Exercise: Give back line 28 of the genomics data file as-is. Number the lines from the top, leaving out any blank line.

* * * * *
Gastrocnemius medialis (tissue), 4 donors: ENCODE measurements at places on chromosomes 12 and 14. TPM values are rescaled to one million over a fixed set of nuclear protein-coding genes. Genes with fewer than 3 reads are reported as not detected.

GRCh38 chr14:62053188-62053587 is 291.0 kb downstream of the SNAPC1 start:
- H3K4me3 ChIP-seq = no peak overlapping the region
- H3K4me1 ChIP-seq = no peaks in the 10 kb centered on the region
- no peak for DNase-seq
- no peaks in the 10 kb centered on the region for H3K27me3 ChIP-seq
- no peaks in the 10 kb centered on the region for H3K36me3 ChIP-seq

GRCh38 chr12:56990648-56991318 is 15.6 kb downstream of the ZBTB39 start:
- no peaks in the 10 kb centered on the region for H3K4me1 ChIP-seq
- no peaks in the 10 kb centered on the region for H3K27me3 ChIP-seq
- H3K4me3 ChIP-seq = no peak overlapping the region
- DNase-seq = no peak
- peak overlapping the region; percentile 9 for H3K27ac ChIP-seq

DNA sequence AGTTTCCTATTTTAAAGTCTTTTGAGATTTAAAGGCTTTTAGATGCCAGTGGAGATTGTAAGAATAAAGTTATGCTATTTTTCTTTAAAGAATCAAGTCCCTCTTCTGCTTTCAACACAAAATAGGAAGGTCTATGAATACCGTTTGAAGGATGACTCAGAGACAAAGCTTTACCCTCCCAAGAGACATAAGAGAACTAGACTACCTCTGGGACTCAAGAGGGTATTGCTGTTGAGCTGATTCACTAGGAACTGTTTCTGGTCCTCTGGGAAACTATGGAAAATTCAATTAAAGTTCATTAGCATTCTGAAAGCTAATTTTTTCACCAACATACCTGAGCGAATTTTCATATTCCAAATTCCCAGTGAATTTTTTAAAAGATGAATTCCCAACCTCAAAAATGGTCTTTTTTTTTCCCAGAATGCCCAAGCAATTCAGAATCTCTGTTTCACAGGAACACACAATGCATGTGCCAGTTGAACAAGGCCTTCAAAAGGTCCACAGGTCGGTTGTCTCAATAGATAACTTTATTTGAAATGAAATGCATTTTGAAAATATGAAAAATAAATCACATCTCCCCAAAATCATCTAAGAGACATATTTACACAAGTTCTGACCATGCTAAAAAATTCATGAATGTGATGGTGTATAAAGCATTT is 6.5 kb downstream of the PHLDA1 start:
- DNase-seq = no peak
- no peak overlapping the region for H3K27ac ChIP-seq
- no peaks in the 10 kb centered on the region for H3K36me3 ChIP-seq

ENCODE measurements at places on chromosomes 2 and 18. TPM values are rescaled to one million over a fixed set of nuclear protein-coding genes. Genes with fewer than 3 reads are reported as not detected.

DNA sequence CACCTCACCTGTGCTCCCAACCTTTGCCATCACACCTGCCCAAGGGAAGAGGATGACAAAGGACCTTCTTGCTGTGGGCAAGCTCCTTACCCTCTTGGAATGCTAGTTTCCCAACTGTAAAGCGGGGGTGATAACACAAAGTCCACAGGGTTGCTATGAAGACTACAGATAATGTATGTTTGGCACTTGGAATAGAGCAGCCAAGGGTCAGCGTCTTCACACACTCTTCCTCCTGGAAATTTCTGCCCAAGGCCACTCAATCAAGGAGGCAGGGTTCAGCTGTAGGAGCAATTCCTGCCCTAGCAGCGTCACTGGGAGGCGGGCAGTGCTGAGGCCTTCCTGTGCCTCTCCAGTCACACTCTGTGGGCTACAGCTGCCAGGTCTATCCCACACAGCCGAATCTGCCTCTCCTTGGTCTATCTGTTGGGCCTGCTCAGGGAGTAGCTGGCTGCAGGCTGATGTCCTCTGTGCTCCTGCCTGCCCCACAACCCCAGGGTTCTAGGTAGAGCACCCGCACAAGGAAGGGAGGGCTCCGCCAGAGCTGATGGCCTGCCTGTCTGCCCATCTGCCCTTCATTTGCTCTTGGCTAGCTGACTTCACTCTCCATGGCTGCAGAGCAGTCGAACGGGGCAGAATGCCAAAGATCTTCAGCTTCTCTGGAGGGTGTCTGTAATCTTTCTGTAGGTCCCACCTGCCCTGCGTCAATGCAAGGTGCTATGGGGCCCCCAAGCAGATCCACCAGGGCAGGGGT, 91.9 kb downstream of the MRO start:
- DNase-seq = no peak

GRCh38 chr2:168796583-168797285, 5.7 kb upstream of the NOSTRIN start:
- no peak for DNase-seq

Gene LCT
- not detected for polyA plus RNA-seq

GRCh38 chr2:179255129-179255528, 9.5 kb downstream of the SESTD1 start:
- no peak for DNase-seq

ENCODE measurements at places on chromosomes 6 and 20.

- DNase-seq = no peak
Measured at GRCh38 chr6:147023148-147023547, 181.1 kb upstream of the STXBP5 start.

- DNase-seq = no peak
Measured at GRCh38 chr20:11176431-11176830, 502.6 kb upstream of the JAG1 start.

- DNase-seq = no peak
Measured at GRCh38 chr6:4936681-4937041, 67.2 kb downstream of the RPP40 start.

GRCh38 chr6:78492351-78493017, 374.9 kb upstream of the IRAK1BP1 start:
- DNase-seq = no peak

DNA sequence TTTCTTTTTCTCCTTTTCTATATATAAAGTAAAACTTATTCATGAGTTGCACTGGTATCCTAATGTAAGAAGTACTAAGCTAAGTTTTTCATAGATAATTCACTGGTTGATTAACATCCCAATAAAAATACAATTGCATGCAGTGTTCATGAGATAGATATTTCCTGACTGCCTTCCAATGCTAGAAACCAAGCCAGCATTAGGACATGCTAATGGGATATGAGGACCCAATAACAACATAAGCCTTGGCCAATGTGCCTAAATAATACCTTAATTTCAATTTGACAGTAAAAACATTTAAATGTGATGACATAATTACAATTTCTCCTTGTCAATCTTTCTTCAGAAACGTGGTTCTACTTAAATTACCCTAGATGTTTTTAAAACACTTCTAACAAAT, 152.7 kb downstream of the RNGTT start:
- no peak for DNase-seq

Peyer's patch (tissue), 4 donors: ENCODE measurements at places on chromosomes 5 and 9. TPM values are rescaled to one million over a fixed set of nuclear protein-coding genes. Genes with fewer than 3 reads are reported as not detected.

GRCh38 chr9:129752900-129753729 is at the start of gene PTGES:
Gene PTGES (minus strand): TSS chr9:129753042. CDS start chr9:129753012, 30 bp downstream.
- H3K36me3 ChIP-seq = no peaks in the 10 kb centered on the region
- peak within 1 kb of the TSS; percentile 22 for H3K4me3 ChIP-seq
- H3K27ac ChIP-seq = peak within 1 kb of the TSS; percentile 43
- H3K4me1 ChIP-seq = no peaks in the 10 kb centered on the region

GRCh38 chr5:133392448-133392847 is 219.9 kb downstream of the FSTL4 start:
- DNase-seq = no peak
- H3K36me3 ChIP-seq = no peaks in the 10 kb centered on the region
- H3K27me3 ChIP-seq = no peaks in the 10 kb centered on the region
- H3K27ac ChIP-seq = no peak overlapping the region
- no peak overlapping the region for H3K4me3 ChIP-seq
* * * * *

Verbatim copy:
- DNase-seq = no peak